Encourage recycling in rented homes to help the environment

Encourage recycling in rented homes

If you are a private landlord looking to encourage recycling in rented homes, have a think about what changes you can make.

You cannot control how your tenants decide to live. As long as it does not break the law or your tenancy agreement, they should feel free to make your property their home. However, by providing the right tools, you can at least find a way to encourage recycling in rented homes.

As Barack Obama once said, “Change will not come if we wait for some other person.”

Welcome packs for tenants

It can often be easier to adapt to new habits if you’ve already been provided with the tools needed to do so. Providing useful items as a welcome pack for new tenants might help.

Reusable shopping bags might be appreciated when they’ve just moved in. That first trip to the supermarket to stock up the fridge and freezer can be a big one!

Travel mugs can be useful for when they’ve just moved in and are yet to unpack. Also, some coffee shops offer discounts to those who bring their own mug, as it allows them to cut down on the amount of waste disposable cups and lids.

Encourage recycling in rented homes
Encourage recycling in rented homes to help the environment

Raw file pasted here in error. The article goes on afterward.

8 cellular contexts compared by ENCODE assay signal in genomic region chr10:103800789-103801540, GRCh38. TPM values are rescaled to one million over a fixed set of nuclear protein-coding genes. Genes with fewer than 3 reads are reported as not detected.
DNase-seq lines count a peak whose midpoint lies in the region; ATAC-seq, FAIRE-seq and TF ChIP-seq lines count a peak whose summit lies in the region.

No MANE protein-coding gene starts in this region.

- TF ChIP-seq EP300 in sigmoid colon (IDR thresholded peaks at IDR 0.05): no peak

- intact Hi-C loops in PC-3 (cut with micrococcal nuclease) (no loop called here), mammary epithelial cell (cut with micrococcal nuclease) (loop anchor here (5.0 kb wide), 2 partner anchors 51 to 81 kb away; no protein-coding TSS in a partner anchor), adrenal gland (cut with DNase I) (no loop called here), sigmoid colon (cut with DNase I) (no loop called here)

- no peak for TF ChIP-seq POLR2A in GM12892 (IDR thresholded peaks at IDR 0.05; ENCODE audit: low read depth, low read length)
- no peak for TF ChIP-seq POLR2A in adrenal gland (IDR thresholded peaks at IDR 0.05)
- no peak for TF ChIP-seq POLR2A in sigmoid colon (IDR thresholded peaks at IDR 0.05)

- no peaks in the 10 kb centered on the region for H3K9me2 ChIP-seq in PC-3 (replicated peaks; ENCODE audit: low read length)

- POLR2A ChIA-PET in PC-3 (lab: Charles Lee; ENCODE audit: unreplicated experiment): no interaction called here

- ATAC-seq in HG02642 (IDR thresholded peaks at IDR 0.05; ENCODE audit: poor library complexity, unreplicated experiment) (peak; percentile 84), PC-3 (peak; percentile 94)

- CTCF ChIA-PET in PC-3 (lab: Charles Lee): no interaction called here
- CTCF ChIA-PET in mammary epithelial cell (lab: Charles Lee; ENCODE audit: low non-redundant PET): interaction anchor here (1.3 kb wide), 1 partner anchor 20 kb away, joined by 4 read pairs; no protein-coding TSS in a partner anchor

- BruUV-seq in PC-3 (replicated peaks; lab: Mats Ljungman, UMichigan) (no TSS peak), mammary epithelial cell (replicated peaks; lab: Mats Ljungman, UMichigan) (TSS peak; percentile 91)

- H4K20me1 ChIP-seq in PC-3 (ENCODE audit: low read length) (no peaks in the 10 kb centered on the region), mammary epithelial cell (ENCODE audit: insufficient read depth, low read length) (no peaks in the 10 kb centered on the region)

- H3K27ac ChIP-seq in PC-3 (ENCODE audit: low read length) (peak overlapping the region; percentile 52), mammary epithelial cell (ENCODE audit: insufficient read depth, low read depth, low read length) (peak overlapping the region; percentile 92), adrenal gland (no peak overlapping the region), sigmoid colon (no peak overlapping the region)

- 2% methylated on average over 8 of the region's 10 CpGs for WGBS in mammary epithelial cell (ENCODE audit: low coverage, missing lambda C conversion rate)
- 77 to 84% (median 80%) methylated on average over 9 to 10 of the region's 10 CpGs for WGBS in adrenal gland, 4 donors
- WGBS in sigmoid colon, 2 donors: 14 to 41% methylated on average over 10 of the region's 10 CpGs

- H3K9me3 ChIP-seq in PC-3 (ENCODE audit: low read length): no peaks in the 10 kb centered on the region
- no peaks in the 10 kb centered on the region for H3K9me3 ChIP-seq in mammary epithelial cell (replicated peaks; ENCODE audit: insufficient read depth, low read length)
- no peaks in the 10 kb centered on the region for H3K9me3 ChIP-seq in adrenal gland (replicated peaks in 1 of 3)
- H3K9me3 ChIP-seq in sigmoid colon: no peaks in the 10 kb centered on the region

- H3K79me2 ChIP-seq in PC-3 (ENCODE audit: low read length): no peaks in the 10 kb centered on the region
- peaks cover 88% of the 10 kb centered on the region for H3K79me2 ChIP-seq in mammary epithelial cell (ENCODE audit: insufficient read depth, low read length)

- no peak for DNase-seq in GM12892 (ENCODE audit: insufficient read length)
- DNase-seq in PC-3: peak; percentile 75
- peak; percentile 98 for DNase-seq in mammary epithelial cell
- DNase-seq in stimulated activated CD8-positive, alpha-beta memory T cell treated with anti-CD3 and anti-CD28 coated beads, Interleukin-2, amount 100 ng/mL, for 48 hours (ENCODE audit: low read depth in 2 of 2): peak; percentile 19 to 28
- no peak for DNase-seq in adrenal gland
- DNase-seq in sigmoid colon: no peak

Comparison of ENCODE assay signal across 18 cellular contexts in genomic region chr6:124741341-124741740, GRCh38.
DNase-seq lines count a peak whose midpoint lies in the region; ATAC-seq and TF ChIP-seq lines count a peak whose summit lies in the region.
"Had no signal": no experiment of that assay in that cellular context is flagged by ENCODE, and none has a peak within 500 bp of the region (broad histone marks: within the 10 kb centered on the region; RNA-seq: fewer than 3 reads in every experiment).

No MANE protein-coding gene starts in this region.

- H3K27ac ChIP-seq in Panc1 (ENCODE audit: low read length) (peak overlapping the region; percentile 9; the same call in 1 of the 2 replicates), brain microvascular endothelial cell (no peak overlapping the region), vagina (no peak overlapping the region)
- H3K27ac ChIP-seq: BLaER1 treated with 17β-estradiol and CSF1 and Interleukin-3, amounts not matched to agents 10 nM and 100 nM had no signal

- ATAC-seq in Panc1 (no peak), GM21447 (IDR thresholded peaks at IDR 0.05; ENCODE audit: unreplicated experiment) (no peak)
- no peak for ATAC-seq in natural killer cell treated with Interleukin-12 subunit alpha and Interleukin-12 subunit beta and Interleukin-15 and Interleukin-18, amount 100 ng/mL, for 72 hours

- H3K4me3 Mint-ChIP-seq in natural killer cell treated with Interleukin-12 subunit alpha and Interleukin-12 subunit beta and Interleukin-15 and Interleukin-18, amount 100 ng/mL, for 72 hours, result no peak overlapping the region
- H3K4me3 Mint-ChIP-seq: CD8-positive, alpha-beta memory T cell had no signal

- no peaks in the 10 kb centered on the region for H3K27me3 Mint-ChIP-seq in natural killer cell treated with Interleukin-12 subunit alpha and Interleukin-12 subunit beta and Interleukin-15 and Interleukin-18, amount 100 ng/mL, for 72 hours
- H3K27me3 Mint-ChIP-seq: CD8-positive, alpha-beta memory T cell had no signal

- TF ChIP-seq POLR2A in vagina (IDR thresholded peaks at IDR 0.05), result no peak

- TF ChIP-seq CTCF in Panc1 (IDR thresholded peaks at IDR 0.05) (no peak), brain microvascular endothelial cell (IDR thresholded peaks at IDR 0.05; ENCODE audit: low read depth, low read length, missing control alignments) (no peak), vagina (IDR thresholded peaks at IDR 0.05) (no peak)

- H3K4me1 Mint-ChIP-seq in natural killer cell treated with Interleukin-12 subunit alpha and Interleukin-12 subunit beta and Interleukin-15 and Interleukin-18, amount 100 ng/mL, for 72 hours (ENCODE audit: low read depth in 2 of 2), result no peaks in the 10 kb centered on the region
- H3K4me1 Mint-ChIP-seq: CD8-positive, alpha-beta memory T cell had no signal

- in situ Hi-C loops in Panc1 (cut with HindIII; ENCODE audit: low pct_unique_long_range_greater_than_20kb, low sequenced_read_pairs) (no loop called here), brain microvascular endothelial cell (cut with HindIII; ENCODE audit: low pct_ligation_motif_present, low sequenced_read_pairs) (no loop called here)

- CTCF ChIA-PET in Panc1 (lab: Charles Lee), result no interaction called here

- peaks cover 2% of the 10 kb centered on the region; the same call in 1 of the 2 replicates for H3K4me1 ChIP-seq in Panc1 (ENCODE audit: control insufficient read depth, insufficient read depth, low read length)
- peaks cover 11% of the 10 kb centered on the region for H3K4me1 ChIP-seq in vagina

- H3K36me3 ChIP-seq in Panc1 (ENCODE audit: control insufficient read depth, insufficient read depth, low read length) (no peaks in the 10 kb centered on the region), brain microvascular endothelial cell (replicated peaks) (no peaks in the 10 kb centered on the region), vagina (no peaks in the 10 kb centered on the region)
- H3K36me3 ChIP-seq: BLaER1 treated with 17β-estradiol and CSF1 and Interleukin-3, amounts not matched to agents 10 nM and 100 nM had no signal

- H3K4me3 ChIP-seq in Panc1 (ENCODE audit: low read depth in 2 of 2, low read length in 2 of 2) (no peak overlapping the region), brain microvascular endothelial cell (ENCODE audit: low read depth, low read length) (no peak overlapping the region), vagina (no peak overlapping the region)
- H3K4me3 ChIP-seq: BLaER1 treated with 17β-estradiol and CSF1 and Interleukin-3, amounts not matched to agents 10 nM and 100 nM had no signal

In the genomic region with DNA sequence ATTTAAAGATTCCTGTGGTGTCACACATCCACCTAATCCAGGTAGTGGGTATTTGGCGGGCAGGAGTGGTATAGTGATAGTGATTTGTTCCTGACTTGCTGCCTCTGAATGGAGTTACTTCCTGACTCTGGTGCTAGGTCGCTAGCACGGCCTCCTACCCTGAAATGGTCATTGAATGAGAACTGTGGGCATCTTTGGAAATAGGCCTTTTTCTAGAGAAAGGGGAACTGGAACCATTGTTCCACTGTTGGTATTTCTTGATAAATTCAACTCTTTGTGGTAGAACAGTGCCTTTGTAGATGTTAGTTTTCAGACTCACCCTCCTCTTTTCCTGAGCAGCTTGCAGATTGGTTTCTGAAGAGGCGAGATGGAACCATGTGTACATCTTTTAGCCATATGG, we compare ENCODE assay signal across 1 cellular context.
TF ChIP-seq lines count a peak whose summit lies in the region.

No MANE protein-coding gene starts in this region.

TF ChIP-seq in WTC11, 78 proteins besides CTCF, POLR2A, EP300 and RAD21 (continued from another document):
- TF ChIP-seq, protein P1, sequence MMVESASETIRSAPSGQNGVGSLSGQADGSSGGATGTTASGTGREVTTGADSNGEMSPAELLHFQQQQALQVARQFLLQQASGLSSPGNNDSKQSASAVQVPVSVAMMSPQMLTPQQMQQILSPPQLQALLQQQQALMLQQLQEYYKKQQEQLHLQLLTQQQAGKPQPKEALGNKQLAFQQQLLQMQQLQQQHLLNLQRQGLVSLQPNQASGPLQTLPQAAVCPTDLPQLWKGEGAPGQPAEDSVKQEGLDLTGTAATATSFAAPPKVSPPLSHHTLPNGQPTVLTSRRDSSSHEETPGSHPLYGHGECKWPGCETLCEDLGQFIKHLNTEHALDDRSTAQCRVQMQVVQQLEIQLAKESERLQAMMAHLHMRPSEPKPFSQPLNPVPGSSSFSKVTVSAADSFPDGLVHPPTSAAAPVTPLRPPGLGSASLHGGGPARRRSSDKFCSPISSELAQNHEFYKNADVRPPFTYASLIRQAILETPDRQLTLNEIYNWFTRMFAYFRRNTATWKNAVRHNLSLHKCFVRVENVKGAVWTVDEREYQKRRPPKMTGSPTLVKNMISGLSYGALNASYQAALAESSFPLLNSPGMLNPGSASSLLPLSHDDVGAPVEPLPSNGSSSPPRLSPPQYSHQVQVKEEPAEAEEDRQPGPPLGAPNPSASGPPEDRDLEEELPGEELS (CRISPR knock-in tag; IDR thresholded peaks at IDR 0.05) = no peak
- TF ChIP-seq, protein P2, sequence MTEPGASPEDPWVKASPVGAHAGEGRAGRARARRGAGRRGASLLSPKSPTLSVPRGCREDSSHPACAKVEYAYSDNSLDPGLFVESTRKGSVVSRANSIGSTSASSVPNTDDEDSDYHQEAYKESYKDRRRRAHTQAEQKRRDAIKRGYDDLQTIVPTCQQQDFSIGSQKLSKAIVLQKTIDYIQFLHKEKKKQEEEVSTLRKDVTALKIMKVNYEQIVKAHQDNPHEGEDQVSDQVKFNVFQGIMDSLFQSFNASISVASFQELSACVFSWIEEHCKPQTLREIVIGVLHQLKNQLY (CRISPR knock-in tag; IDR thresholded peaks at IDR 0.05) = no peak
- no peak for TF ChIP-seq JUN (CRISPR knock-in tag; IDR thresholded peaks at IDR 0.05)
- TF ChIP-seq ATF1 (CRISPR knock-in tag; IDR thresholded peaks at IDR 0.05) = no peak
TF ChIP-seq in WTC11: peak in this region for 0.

Check the property has the correct council bins

Different councils will have different coloured bins that can be collected on different days. For example, black for general waste, blue for standard recycling, and brown for garden recycling.

By making sure these are accessible by your tenants, you’re helping to make it as simple as possible for them to recycle. You might also want to include a link to the local council’s bin collection web page in a welcome email, in case they are new to the area.

Other ways to help the environment as a property owner

As well as recycling, think about the energy usage of your property. What’s the current rating on your property’s Energy Performance Certificate (EPC)? Could it be improved?

Legislation was introduced in 2018 preventing new leases for homes with an EPC rating lower than E. This is part of the Minimum Energy Efficiency Standards (MEES).

As well as a legal requirement that helps the environment, it might also help reduce the cost of energy bills. This could be a great point to advertise when looking for new tenants.

If you haven’t already, consider installing double-glazed windows, a more efficient boiler, and better insulation in attics and lofts. Every house is different, so you might want to assess which improvements would bring the most benefits.

Disclaimer: The opinions and views expressed in the above article are those of the author only and are for guidance purposes only. The author disclaims any liability for reliance upon those opinions and would encourage readers to rely upon more than one source before making a decision based on the information.

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